Stay informed about Tenerife wildfires 2023: Is it safe to travel? Essential guide for travelers amidst the blaze.
Amidst the blazing European heatwave, the idyllic Spanish island of Tenerife has been thrust into the spotlight due to raging wildfires. This comprehensive guide delves into the heart of the matter, shedding light on the Tenerife wildfires’ precise locations and the subsequent impact on travel plans. As we navigate the aftermath of these devastating fires, discover how to stay informed, adapt your travel strategy, and contribute to a resilient recovery.
Where Are the Tenerife Fires Raging?
The fires ignited on August 15 in the shadow of the iconic Mount Teide, consuming vast tracts of land in the Candelaria and Arafo regions. These flames, catalyzed by the island’s searing temperatures, have unleashed havoc upon the landscape, affecting areas such as Arrate, Chivisaya, Media Montaña, Ajafoña, and Las Lagunetas.
These wildfires have raged on for more than nine days, scorching over 14,700 hectares across twelve municipalities. Now, the fires are stabilized. The inferno breached over 1,000 square meters within the Teide National Park, inflicting significant damage upon the ecosystem, particularly the retama vegetation.
Is it safe to travel to Tenerife now?
Yes it is. Despite the intensity of the inferno, Tenerife’s airports, including Tenerife South and Tenerife North, continue to operate as normal. The majority of tourist hubs are situated in the southern part of the island or in coastal areas in northern, far removed from the current blaze. Tourists intending to explore the island can do so with minimal interruption.
Understanding the Situation:
Local officials had labeled the fires as “out of control,” with the potential for further escalation due to forecasted strong winds. While tourists may not face immediate hazards, it’s crucial to heed official advisories and exercise caution while exploring.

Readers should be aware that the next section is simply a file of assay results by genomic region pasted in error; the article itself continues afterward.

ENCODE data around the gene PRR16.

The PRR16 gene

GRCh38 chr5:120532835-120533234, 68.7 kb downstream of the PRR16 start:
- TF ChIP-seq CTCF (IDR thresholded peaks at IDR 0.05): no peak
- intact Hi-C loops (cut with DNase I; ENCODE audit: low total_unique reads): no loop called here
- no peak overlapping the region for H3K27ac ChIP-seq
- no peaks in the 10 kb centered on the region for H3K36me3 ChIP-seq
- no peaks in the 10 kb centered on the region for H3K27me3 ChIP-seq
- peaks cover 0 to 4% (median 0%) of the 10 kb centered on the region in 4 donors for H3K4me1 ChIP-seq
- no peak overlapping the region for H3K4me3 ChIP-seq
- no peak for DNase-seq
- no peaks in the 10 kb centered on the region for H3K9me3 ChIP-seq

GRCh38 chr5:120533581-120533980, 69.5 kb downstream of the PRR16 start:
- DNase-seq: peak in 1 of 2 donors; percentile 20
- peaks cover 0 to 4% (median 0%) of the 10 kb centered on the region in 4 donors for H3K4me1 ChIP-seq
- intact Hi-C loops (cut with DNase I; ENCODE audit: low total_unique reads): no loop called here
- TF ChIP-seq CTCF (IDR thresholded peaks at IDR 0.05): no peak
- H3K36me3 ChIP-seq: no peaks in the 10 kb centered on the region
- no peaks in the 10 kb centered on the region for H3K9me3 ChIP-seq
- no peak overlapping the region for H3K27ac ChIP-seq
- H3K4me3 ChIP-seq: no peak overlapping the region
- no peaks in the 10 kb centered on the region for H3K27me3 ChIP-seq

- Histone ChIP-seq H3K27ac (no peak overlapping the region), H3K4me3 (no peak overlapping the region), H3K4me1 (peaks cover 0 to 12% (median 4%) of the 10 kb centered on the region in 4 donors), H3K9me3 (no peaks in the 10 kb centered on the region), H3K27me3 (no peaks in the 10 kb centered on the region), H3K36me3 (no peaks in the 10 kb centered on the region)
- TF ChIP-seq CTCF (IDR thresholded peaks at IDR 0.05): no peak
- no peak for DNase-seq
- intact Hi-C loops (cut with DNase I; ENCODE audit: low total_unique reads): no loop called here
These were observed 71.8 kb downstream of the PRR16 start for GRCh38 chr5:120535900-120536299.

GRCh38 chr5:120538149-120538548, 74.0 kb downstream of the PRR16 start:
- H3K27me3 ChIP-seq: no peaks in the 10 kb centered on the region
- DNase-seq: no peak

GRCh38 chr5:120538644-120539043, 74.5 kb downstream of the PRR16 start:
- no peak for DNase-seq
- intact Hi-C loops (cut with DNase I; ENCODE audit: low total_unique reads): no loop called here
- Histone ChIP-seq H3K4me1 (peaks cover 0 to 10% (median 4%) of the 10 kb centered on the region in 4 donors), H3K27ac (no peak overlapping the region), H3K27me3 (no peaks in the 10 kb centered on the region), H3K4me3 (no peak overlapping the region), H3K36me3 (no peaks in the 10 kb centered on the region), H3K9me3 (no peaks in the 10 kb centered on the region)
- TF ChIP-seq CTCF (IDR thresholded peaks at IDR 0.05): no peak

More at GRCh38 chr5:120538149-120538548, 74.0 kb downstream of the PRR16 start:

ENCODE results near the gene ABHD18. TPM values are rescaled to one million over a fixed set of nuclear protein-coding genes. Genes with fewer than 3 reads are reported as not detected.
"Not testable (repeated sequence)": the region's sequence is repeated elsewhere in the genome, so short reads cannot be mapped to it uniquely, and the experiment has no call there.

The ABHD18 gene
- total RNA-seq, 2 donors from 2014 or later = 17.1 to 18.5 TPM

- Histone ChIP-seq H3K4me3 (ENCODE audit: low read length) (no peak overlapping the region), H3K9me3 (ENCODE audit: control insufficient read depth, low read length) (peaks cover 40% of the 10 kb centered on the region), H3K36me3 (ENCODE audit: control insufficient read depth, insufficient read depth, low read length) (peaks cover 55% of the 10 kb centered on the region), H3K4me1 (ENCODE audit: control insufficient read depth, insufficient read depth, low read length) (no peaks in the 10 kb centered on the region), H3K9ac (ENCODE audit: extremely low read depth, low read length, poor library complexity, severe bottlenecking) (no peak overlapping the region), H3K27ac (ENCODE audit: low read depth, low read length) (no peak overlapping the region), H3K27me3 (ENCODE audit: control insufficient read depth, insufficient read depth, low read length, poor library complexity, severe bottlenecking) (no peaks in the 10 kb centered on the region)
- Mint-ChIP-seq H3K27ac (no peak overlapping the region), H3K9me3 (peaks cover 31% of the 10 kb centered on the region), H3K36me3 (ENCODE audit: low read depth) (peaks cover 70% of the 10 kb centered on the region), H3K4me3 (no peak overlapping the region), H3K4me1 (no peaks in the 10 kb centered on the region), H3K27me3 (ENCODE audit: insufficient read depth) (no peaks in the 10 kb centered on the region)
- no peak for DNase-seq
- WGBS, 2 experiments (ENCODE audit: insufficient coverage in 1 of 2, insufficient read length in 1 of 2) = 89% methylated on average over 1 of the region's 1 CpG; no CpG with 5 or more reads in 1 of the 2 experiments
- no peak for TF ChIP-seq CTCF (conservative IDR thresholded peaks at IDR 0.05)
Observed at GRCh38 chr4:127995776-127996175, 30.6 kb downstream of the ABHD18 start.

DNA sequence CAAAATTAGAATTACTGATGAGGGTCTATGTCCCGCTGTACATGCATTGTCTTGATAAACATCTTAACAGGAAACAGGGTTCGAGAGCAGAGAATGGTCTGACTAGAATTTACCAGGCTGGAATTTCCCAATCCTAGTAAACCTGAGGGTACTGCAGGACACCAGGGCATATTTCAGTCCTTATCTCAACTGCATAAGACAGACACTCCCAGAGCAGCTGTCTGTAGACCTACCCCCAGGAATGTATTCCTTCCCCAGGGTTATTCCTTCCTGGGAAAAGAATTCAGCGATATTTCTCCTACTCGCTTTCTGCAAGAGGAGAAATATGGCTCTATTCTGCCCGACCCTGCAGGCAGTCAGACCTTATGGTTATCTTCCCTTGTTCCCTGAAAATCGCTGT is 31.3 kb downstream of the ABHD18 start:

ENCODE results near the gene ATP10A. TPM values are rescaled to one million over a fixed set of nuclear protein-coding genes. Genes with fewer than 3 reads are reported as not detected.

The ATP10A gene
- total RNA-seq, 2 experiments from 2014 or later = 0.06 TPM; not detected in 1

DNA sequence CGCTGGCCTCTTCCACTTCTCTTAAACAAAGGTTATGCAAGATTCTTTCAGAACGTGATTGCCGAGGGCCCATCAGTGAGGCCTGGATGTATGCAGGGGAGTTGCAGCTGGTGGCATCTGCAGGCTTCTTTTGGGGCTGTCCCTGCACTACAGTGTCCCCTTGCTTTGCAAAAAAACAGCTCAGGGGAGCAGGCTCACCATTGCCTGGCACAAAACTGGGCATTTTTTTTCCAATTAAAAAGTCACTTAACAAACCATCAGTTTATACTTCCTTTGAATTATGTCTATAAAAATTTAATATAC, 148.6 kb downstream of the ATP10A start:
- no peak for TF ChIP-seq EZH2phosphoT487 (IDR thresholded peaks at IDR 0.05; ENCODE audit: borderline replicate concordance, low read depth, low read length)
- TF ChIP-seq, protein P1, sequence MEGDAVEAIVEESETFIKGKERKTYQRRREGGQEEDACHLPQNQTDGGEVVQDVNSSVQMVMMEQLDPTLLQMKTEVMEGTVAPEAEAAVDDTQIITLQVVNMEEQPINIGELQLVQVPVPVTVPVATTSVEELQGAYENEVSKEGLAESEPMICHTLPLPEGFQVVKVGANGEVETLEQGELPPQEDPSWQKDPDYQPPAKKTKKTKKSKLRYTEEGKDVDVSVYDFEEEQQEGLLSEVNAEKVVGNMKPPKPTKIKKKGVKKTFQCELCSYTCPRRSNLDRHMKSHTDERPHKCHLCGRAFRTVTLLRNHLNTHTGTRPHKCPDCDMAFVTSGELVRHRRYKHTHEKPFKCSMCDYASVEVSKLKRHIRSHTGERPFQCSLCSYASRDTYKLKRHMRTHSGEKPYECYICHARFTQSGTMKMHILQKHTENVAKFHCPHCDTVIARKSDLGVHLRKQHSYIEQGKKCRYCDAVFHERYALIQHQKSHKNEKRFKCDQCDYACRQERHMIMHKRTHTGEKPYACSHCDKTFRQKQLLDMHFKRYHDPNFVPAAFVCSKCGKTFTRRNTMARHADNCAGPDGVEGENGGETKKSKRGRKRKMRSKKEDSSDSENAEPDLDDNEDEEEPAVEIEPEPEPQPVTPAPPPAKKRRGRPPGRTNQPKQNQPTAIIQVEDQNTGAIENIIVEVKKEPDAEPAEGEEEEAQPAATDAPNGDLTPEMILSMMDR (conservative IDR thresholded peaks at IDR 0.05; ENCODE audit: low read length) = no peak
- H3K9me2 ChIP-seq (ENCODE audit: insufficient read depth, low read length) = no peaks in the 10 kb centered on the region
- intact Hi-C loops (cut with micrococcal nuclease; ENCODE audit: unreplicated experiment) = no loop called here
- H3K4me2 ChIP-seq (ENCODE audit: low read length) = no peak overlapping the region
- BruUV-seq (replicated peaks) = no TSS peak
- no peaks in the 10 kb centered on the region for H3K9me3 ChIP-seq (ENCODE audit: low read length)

Currently the fire is controlled.
LAST MINUTE: The TF-24, TF-21 and Los Loros highways remain closed and all accesses to the forest crown, as well as the trails, continue to be closed to prevent the population from taking risks. Access to the emergency area that exceeds 14,000 hectares is also prohibited.
Today, a ground device of 195 troops and 16 aerial means are working in the area and throughout the day it will be evaluated to continue with the de-escalation of the intervening means depending on the evolution of the fire
Adapting Your Plans:
Travelers with upcoming plans need not hastily cancel their trips. Airlines and travel providers are accommodating the exigencies of the European heatwave, offering enhanced flexibility and compensation options in response to unforeseen events like wildfires.
The fires in Tenerife are part of a broader narrative of wildfires striking across Europe, from Greece to Portugal. Climate change’s ominous presence looms large in these extreme weather events. As travelers, our collective responsibility extends beyond exploration to fostering sustainable practices that help mitigate such crises.
As Tenerife grapples with the aftermath of these wildfires, it’s essential to approach travel with an informed and adaptable mindset. While the immediate impacts are localized, global travelers can engage in responsible tourism and contribute to the island’s rehabilitation. Stay vigilant, stay informed, and play a part in ensuring Tenerife’s recovery.